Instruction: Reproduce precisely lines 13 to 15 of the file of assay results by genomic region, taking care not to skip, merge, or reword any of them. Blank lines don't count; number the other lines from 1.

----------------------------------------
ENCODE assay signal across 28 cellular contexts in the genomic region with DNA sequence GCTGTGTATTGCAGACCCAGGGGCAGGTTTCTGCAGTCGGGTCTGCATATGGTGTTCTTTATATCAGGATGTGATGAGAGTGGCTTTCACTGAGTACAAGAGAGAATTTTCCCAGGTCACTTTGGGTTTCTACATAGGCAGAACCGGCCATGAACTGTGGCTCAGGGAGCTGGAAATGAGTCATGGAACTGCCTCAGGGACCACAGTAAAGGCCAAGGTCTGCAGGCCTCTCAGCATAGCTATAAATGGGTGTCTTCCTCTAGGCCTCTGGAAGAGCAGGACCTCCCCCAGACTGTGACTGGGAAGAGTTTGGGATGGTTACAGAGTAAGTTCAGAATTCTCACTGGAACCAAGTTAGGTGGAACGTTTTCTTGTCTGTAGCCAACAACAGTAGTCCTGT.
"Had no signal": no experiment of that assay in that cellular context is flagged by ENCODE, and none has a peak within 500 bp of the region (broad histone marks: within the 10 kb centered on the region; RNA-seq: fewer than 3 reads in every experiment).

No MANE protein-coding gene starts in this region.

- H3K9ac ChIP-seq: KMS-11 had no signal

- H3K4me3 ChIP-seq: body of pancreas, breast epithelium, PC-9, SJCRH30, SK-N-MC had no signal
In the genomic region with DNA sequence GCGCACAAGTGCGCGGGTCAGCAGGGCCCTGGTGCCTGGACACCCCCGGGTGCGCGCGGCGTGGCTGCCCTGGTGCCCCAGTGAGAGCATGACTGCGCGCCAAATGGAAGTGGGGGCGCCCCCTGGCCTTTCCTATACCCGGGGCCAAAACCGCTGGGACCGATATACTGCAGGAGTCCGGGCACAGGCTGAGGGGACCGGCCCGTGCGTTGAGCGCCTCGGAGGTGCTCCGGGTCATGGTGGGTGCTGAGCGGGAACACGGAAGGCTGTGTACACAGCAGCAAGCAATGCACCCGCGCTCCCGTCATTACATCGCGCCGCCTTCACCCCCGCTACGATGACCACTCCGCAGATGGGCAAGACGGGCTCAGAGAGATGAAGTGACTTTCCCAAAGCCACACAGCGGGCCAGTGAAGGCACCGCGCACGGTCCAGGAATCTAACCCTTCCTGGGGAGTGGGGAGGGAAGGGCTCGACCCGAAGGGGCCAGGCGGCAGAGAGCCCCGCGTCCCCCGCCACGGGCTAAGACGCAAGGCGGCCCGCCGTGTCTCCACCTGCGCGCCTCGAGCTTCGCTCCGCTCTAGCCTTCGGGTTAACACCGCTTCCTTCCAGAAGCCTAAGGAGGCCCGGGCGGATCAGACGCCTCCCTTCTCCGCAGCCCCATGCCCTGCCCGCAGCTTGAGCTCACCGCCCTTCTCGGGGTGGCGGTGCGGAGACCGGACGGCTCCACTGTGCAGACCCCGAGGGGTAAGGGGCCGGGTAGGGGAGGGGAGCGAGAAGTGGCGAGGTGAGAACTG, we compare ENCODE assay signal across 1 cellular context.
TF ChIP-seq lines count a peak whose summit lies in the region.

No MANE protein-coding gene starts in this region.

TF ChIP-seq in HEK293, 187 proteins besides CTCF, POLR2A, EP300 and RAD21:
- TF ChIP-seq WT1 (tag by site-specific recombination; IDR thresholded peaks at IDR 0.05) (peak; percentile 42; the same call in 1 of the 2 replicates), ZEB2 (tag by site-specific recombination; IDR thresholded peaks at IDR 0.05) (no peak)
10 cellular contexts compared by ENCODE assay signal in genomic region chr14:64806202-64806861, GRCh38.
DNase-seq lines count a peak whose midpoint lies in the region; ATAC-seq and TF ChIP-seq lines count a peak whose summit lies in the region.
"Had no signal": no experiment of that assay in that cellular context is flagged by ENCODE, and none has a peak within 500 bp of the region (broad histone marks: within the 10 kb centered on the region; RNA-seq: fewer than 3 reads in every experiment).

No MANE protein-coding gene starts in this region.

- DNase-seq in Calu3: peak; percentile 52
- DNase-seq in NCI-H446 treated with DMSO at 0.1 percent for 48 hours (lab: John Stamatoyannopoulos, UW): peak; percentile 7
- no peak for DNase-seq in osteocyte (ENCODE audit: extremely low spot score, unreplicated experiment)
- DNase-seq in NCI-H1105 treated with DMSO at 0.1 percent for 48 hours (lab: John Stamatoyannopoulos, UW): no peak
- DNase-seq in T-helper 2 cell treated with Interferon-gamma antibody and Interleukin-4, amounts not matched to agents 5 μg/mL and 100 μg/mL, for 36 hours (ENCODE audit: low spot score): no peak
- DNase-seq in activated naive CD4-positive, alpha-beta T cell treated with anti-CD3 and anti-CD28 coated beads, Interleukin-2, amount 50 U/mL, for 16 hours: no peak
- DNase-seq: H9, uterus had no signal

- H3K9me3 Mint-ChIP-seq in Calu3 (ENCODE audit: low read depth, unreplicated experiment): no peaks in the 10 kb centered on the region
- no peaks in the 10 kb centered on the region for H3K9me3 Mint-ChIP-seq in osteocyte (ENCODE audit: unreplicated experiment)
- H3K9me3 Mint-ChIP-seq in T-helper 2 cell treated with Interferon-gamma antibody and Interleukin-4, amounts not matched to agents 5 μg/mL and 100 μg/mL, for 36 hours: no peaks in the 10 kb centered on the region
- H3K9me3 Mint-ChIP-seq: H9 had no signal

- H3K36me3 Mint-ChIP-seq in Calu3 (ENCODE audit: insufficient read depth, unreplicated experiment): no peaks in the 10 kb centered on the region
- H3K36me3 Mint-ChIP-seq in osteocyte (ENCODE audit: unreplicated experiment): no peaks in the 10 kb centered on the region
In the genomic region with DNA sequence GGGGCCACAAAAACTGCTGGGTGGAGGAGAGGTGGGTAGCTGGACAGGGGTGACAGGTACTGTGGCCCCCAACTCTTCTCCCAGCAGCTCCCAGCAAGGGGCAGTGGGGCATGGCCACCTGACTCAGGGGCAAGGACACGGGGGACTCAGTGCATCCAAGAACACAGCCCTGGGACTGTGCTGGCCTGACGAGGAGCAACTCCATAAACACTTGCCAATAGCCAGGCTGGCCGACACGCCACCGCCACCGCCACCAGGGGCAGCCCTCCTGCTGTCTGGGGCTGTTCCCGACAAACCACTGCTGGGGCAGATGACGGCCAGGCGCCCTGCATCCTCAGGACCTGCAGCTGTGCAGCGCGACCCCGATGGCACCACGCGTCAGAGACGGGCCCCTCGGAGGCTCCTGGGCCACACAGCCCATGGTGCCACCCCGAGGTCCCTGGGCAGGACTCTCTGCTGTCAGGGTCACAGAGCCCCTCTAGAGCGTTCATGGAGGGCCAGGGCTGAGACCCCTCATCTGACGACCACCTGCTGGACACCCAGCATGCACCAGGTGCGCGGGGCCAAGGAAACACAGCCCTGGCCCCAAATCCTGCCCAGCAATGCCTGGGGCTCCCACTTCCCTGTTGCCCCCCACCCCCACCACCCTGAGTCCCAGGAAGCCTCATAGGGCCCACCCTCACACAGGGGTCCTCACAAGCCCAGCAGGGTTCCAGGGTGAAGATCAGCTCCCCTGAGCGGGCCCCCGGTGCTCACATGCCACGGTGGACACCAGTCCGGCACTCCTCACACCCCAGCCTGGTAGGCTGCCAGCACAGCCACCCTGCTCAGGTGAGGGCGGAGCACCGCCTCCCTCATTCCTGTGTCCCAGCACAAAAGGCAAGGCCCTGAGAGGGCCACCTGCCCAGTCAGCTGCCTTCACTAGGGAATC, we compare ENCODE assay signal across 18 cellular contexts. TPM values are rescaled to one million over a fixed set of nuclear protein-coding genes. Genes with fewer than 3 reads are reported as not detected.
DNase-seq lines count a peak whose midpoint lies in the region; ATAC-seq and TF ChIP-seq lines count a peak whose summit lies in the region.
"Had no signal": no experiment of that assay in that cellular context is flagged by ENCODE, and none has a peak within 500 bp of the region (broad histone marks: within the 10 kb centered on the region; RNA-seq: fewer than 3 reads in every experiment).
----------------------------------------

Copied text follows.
"Had no signal": no experiment of that assay in that cellular context is flagged by ENCODE, and none has a peak within 500 bp of the region (broad histone marks: within the 10 kb centered on the region; RNA-seq: fewer than 3 reads in every experiment).

No MANE protein-coding gene starts in this region.

- DNase-seq in Calu3: peak; percentile 52